Jeff Bezos Says The New York Times’ Amazon Expose Got It All Wrong

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This weekend’s must-read story from the world of tech is this lengthy New York Times report on the working culture. (Go ahead and read it if you haven’t yet.)

Described as a “bruising workplace,” authors Jodi Kantor and David Streitfeld interviewed over 100 current and former Amazonians, pulling together a story full of horrific anecdotal tales of staff mistreatment on the basis of family bereavement, personal health issues and more.

Given Amazon’s prominence as a leading technology company, the story rightly caused controversy. It’s hard to imagine a more toxic working environment than the one described in the New York Times story, irrespective of whether the piece is accurate or not. Nonetheless, it was interesting to see that many of the tech industry’s top names — former Twitter CEO Dick Costolo, and VCs Marc Andreessen and Keith Rabois — came out to dismiss the details as merely part of what makes disruptive companies disruptive.

Notably, though, Amazon CEO Jeff Bezos — a tech mover and shaker himself — isn’t one such apologist.

“The article doesn’t describe the Amazon I know or the caring Amazonians I work with every day,” Bezos wrote in an internal memo obtained by GeekWire, the tech blog based in Seattle, Amazon’s home turf.

“I strongly believe that anyone working in a company that really is like the one described in the NYT would be crazy to stay. I know I would leave such a company,” Bezos added in the note, which urged staff to contact him personally with evidence of staff mistreatment in line with the story.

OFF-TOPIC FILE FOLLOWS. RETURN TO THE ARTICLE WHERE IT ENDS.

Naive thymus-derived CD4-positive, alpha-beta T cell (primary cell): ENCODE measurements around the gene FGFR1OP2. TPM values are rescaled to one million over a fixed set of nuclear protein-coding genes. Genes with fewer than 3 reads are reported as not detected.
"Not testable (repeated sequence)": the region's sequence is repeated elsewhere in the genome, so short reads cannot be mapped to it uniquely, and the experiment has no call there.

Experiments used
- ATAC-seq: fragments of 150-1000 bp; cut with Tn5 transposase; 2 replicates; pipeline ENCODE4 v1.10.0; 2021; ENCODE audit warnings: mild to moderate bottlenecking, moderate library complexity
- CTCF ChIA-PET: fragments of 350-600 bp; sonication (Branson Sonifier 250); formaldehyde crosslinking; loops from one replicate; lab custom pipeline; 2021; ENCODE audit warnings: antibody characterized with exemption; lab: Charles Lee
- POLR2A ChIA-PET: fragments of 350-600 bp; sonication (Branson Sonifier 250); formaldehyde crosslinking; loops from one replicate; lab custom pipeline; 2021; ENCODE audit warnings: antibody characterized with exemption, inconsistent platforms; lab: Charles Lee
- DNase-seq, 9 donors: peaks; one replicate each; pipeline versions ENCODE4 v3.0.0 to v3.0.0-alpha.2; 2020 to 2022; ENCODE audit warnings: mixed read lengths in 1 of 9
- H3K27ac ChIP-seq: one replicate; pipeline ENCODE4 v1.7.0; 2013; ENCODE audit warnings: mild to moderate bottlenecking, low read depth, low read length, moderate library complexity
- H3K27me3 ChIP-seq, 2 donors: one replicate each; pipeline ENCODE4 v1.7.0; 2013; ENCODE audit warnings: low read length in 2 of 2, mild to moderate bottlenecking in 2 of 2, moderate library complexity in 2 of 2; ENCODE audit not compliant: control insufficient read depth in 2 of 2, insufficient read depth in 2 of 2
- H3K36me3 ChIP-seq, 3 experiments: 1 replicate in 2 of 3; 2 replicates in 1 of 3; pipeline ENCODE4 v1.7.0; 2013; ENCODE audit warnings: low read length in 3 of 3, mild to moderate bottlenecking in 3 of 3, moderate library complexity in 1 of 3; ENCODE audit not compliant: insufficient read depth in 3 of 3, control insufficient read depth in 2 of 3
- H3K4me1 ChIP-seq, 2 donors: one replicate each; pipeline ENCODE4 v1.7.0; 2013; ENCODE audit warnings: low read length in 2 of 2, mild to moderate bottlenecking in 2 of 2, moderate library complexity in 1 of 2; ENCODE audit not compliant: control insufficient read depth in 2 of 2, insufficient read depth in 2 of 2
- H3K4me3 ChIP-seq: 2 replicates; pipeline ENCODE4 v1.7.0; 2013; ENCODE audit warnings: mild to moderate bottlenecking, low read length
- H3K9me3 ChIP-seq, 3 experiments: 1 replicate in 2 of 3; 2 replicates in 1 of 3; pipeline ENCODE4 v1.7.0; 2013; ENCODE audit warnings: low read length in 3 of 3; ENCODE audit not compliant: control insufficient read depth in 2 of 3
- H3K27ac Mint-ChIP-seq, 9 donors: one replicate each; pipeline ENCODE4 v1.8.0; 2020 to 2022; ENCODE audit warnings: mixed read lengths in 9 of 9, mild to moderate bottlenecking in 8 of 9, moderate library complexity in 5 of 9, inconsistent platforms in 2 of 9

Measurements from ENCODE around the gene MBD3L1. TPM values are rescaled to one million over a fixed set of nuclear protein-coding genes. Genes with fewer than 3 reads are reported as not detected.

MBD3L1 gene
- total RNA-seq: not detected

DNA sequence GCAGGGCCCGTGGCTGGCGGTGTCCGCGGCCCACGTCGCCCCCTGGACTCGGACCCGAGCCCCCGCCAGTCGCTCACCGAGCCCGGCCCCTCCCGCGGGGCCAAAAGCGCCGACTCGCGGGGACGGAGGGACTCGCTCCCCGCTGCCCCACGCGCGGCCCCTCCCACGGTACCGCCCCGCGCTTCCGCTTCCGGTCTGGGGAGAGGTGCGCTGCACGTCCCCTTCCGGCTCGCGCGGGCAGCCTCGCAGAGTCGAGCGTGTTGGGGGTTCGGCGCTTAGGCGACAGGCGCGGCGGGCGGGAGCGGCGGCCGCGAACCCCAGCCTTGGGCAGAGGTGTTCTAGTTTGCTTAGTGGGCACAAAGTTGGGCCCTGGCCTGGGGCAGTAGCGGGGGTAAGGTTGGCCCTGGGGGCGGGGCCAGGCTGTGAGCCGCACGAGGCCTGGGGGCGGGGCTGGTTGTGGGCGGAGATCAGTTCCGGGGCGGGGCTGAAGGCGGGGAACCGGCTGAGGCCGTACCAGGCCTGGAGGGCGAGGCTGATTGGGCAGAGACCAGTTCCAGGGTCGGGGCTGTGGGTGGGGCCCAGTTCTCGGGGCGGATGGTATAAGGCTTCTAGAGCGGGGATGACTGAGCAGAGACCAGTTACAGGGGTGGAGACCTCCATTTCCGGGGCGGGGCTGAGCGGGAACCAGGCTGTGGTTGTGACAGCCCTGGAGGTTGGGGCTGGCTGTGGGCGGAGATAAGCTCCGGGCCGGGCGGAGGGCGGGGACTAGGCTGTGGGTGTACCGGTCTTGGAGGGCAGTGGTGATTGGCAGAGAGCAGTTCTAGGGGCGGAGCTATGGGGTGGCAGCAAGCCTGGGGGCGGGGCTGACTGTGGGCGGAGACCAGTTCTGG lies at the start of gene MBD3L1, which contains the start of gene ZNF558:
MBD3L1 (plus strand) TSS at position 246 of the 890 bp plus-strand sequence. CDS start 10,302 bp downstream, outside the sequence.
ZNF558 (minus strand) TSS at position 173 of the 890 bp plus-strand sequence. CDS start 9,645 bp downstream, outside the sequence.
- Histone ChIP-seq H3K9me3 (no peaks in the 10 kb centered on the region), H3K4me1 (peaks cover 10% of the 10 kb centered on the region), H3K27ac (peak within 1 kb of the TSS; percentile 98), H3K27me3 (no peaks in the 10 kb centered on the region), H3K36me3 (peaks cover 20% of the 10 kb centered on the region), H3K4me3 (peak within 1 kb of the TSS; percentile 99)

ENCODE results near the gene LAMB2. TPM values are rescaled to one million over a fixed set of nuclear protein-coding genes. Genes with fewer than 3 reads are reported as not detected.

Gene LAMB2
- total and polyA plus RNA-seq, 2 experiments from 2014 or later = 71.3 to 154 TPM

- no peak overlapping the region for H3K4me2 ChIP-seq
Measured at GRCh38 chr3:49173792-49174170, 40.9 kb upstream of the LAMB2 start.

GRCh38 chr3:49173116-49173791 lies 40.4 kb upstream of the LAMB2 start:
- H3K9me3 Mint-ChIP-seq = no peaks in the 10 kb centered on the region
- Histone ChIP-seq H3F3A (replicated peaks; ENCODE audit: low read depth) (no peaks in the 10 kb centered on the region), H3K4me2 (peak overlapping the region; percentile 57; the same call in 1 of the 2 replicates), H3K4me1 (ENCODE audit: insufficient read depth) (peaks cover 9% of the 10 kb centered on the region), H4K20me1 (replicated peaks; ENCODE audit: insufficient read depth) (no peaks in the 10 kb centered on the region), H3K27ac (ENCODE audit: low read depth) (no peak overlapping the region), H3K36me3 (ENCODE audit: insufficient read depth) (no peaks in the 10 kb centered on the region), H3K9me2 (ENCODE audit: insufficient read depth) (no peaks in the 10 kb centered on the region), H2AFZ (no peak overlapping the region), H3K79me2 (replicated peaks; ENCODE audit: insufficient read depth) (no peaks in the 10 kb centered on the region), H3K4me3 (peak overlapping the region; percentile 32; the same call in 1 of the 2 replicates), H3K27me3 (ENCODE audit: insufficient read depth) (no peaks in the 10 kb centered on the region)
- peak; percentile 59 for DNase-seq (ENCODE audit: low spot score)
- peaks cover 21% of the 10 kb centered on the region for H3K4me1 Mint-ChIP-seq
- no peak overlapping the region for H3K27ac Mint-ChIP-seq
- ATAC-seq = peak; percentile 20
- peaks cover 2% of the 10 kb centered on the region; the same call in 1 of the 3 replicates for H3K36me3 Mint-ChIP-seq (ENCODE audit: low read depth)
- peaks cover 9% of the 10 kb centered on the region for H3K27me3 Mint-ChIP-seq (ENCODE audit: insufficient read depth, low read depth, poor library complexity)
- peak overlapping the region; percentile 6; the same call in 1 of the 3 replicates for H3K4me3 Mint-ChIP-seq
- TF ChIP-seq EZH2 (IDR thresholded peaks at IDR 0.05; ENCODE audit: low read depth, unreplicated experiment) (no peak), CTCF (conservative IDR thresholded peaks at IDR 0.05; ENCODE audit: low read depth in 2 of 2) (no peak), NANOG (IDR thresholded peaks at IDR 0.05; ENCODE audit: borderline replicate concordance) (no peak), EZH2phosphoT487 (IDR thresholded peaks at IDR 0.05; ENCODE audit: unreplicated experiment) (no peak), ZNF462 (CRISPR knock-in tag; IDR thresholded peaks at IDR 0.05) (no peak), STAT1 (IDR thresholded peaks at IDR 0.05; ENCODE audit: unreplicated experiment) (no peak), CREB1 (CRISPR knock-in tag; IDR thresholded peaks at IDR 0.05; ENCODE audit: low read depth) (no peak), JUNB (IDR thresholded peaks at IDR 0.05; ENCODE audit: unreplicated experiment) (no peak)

“But hopefully, you don’t recognize the company described. Hopefully, you’re having fun working with a bunch of brilliant teammates, helping invent the future, and laughing along the way,” the Amazon boss wrote, signing off his memo.

It’s rare for Bezos to respond directly to news or a report, as GeekWire notes, which makes this internal email blast all the more tantalizing.

Could it be that journalistic license, a pre-defined story plot, or overzealous former employees keen to grind an axe, might have colored the New York Times story? Or is Bezos just making a desperate PR move given the explosion that the story caused?

One Amazon employee already spoke out rejecting the report, and it’ll be interesting to see whether others attached to the company now or in the past come out in public, and, if so, what they have to say.